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The Strange Phenomenon Sailors Called "The Burning of the Sea"

Standing at the helm of the Santa Maria off the coast of Bermuda in 1492, Christopher Columbus was captivated by a faint light “like the light of a wax candle moving up and down” in the water. At first, he mistook it for a sign of land, but it wasn’t: It was the unexplained phenomenon that sailors knew as “the burning of the sea.” It had been known for centuries—Greek sailors attributed odd twinkles and eerie glows to the powers of the god Poseidon or one of his nymphs—but it wasn’t until the 18th century and the advent of microscopes that the true source was identified.

La Jolla, via Phillip Colla

Today, we know the phenomenon as tiny planktonic creatures that, when a wave or boat or swimmer disturbs them, twinkle blue, thanks to the same bioluminescent enzymes that give fireflies their glow. In the depths of the ocean, the only light available is the one these creatures create themselves; they use it to communicate, to find food, to find love, and to warn off predators. For us, it provides a stunning shoreside glimpse into the oddities of our oceans.

Alamy

Dinoflagellates are one of the most common bioluminescent organisms found in shallower water. They light up when a boat cuts through the ocean—in the past their light has exposed submarines and torpedoes. Bioluminescence almost never occurs in fresh water, but it’s such an important function for marine animals that live deep in the ocean that it’s evolved independently at least 40 times. Australia’s Gippsland Lakes aren’t always salty enough, but when enough seawater seeps in, the dinoflagellate Noctiluca scintillans thrives. These feed on phytoplankton; other bioluminescent bacteria consume rotting wood or dead fish, which, left long enough, can also start to glow blue. Bioluminescence can be visible on the beach in Vaadhoo, in the Maldives‚ but only when a passing ship disturbs the water.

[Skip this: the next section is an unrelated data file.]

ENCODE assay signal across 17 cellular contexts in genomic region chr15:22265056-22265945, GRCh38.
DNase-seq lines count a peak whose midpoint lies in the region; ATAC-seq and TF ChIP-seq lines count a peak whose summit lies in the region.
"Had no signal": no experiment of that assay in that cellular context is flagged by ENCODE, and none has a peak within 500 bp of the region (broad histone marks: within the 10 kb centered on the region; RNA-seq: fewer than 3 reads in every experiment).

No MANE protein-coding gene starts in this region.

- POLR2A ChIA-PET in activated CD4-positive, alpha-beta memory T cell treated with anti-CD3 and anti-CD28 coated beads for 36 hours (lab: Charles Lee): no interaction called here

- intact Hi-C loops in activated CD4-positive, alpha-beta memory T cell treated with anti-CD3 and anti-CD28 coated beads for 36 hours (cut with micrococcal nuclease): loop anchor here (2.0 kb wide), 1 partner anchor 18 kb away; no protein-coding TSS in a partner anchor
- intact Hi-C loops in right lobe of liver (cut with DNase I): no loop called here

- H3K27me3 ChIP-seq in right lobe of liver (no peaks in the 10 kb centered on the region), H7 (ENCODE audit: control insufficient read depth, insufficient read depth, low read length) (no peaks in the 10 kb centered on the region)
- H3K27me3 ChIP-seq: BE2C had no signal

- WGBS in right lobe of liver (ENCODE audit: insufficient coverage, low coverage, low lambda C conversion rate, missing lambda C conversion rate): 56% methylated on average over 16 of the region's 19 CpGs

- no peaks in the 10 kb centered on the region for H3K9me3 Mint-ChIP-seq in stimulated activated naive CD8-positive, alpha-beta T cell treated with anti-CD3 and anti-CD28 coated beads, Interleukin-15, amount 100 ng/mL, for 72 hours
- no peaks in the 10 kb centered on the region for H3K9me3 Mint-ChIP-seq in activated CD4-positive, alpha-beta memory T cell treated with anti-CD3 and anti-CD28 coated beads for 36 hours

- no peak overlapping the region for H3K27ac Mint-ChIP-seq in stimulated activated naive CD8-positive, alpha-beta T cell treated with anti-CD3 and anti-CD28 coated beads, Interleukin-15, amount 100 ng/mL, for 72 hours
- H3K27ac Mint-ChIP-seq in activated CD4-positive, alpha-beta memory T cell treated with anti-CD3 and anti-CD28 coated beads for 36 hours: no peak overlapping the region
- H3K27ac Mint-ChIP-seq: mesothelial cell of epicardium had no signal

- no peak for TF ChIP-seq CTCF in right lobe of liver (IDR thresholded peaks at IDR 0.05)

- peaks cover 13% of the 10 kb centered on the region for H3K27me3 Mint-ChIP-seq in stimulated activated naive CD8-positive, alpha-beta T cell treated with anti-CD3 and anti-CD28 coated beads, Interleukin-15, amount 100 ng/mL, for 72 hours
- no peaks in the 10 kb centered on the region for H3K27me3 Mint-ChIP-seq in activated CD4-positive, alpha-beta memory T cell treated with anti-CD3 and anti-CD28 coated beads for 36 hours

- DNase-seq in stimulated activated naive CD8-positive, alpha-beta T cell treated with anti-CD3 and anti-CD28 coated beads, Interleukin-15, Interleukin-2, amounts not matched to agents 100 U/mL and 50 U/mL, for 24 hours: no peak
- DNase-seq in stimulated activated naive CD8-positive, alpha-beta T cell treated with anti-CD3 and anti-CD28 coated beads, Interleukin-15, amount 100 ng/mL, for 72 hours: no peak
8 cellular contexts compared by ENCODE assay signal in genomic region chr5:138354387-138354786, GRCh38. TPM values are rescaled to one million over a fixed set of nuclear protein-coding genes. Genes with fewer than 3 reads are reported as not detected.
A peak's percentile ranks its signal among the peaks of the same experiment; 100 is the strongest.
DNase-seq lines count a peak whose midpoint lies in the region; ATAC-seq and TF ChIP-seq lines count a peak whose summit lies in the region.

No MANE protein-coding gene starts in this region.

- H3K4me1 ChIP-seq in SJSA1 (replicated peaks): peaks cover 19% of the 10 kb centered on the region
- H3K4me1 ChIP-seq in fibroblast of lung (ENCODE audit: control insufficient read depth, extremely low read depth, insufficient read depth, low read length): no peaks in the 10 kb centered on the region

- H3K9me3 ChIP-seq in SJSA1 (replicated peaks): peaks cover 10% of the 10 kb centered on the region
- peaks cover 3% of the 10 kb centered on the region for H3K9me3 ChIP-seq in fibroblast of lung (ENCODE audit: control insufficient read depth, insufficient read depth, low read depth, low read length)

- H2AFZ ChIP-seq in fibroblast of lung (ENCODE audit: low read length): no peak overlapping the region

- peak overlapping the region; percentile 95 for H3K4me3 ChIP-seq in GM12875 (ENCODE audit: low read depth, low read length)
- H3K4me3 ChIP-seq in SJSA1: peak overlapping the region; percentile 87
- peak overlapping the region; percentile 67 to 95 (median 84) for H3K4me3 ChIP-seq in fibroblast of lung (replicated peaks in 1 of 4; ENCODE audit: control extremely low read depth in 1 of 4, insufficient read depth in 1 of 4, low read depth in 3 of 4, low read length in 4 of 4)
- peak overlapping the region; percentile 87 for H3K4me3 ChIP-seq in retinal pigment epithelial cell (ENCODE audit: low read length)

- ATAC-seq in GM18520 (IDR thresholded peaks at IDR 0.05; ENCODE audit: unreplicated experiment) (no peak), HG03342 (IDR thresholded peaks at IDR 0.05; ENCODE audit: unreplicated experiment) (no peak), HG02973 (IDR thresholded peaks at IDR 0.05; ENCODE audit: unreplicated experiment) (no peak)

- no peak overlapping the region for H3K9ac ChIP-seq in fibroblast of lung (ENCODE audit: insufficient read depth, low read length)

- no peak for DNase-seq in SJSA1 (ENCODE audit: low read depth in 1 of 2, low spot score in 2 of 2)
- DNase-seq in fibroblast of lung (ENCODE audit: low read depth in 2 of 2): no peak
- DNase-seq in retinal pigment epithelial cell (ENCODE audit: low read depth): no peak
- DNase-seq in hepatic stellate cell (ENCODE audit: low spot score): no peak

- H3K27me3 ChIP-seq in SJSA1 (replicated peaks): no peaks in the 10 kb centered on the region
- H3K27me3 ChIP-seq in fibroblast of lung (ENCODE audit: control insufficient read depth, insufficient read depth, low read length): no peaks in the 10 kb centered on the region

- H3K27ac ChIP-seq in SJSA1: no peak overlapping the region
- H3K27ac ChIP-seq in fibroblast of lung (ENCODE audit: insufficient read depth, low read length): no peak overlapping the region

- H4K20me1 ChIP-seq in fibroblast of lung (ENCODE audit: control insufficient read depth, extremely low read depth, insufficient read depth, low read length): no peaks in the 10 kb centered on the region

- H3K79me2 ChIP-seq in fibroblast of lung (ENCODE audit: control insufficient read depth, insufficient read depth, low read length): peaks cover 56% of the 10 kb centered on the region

Vaadhoo, via Corbis
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science
What Pop Culture Gets Wrong About Dissociative Identity Disorder
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From the characters in Fight Club to Dr. Jekyll and Mr. Hyde, popular culture is filled with "split" personalities. These dramatic figures might be entertaining, but they're rarely (if ever) scientifically accurate, SciShow Psych's Hank Green explains in the channel's latest video. Most representations contribute to a collective misunderstanding of dissociative identity disorder, or DID, which was once known as multiple personality disorder.

Experts often disagree about DID's diagnostic criteria, what causes it, and in some cases, whether it exists at all. Many, however, agree that people with DID don't have multiple figures living inside their heads, all clamoring to take over their body at a moment's notice. Those with DID do have fragmented personalities, which can cause lapses of memory, psychological distress, and impaired daily function, among other side effects.